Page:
Posted in music and the music business, yesterday. today. tomorrow.

terminal

now playing: jackson browne, “something fine”

i remember very well the first time i heard that song – i had bought the first jackson album and “late for the sky” (on vinyl, no less) at a record store in keflavik, iceland when i lived there in 1984/1985. it was the perfect time in my life to have discovered those two records.

“you said ‘morocco’, and you made me smile
and it hasn’t been that easy for a long, long while
and looking back into your eyes i saw them really shine
giving me a taste of something fine…”

this song used to remind me of the time when i’d first arrived in wales and spent all my days in my makeshift studio, writing and recording songs (of which this was one). now, though, when i hear it i think of william miller and penny lane on the stillwater tour bus, talking about how they’d be completely different people and wear completely different clothes…there’s absolutely no doubt in my mind that this song factored into those parts of the script.

i don’t know if i’ve ever been as prolific a writer as i was back then, but it was all garbage. it took a lot of lemon squeezing before i found my legs as a songwriter. thank God that i wasn’t aware at the time how much those songs sucked ass – if i’d known, i’d have quit…and the most important thing that a writer posesses before he finds his voice is his drive to create.

the kids and i backed into a conversation about songwriting last night – dylan wants to enter this contest that he saw on vh-1, and he’s feeling the need to write a song to submit. shady motivation to write, if you ask me, but he didn’t ask me. well, he did, actually…

“daaaaad….how do you write a song?”

i think i’d be more prepared for the “other” talk, actually…

but, we went into it a bit…i think jayda “gets” it. but then again, jayda was writing songs when she was seven. i remember not long after we’d moved into the apartment overlooking 5th street, we were listening to music one night and she asked me to play the song that had just played again – dan fogelberg‘s “to the morning” – and she wrote lyrics to a passage that repeats in that song a number of times and sang it to me.

seven.

anyway, i told dylan that – for me – songs typically germinated from one of two things. usually, it would be either a musical phrase or a riff that felt like it was worth expanding on, or it would be an actual lyric phrase – something that occured to me, or something that i overheard somewhere – that i felt belonged in a song. as often as not, though, you write a song out of nothing – you’re feeling the urge to be creative, and you want to open the channel. when that’s the case, the best thing you can do is sit down with your instrument and just start playing. you don’t even have to play anything in particular – in fact, i think it’s best to avoid playing anything specific – just play chords or riffs until something presents itself to you. sometimes something will come to you, sometimes it won’t…in fact, mary chapin carpenter said something once in an interview that lifted a huge weight from my shoulders…she said that it’s possible to beat one’s creative self into a pulp by trying to force ourselves to wring something out of ourselves when the channel isn’t open, and that there is no shame or failure in washing the car instead of writing a song if there’s no song to write that day. i think that’s a lesson that a lot of my kind refuse to learn.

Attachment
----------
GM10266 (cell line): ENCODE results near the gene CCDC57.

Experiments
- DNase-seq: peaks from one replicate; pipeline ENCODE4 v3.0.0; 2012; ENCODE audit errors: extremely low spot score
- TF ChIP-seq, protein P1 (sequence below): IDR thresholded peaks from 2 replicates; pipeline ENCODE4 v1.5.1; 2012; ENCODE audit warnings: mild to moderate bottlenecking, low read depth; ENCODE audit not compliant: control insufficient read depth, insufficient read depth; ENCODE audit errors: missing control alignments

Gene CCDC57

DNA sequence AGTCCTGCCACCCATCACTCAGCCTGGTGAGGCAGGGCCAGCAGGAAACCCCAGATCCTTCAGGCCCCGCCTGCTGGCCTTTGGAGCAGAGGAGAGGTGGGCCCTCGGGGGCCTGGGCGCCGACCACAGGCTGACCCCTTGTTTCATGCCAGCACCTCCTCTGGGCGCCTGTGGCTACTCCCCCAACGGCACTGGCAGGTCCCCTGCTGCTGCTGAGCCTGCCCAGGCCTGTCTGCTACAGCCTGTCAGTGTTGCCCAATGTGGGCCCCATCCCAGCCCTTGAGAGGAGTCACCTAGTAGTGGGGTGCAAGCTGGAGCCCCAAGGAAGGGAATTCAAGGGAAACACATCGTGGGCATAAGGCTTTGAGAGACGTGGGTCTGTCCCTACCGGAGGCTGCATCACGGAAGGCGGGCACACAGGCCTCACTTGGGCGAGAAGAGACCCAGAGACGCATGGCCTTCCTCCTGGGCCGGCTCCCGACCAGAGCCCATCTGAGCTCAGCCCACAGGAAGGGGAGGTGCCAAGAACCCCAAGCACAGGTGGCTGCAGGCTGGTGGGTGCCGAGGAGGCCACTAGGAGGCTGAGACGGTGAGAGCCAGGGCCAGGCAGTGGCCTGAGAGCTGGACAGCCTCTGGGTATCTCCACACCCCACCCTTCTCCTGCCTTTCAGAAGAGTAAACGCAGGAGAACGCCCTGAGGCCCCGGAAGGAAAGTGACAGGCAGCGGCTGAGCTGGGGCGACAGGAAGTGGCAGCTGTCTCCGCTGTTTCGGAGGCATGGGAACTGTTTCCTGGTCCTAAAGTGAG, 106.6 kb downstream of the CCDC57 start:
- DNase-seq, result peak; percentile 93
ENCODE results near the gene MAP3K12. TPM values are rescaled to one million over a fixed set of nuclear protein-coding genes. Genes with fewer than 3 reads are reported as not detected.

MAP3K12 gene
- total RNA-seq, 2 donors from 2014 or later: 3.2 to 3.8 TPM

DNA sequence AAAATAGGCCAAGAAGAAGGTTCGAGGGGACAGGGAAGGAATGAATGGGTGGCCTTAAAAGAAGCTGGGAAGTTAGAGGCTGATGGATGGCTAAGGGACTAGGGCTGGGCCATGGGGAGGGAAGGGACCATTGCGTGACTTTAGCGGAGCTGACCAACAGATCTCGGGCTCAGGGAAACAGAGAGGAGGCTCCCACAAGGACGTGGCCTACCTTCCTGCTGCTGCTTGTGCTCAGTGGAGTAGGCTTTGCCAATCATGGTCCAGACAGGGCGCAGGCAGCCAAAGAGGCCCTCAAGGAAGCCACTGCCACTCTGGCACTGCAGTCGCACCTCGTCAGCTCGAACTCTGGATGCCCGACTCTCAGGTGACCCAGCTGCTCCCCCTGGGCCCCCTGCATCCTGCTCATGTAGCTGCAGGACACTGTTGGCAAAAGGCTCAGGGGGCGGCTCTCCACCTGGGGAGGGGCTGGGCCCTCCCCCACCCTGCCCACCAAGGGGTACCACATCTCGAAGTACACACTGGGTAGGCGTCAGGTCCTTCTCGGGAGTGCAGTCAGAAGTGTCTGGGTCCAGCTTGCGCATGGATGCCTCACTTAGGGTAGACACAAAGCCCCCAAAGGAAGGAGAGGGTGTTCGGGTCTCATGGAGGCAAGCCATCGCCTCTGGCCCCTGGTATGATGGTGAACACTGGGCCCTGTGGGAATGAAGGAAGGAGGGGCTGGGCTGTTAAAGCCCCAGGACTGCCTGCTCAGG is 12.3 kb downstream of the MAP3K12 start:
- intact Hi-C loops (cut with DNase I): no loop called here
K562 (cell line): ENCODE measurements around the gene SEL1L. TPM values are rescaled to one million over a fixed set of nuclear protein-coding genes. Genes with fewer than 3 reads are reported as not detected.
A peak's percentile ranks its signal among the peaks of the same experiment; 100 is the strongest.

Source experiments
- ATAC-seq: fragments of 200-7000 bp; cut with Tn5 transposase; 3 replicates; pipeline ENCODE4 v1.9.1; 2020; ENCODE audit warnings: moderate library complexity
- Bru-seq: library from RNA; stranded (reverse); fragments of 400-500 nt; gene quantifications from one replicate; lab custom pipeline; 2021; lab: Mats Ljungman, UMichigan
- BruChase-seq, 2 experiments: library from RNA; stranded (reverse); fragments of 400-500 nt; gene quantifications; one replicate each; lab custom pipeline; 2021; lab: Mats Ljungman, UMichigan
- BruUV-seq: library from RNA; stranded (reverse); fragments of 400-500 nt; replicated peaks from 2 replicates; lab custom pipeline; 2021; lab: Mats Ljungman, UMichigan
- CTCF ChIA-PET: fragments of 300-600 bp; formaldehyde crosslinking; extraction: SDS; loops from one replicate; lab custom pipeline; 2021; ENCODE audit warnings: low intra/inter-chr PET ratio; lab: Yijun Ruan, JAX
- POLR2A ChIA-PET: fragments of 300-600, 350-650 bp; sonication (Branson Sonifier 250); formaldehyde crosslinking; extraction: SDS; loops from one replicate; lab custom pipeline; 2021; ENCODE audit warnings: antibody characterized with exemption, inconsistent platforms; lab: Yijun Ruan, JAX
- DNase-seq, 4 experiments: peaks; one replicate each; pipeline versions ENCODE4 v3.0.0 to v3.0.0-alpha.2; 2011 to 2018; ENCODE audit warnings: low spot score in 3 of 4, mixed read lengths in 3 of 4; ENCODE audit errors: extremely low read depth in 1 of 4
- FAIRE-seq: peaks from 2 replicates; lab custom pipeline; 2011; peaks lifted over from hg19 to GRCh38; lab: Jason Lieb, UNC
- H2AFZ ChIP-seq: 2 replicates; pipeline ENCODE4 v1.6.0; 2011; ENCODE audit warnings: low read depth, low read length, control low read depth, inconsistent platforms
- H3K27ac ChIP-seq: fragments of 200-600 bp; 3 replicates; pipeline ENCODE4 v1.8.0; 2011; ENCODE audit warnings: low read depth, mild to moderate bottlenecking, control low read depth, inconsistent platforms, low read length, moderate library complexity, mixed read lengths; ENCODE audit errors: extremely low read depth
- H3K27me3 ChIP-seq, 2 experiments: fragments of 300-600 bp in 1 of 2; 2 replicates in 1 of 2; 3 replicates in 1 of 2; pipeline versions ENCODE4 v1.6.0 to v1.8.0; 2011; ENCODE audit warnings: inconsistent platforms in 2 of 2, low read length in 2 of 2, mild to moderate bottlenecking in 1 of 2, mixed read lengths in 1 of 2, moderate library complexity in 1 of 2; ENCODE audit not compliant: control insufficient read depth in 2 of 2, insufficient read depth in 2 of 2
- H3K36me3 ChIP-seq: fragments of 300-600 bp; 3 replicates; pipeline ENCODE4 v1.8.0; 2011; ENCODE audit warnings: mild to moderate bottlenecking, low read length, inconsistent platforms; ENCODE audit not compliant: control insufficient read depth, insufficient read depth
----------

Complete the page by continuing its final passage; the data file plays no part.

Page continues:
anyway, i said to him that if you sit down with your guitar and you happen to find a series of notes or chords that resonate, that presents some kind of potential, then the next thing you should do is find out if there’s something singable that goes along with it…and usually, my method of doing that would just be to sing nonsensical syllables over it to “feel it out” for a possible vocal melody. (in fact, i have many, many minicassettes lying about of me doing just that…i probably should set a match to them…)

so he sat there, on the sofa, playing a I – V – IV – relative minor progression for a while, until jayda pointed out that “that’s already a song.” dylan says, “yeah, but i’m gonna change it a little.”

as it was starting to get late, though, i had to send them both up to bed. jayda went first, but she was followed in pretty short order by dylan. i turned out the lights in the living room and went upstairs to the bathroom and could hear dylan through the wall, “guitarring” with his voice and alternately humming and making drum sounds in between his little vocal riff.

i think he may be terminal.

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Author:

tom is a personally and politically malcontent musician, songwriter, sideman and session cat living in East Nashville, Tennessee.

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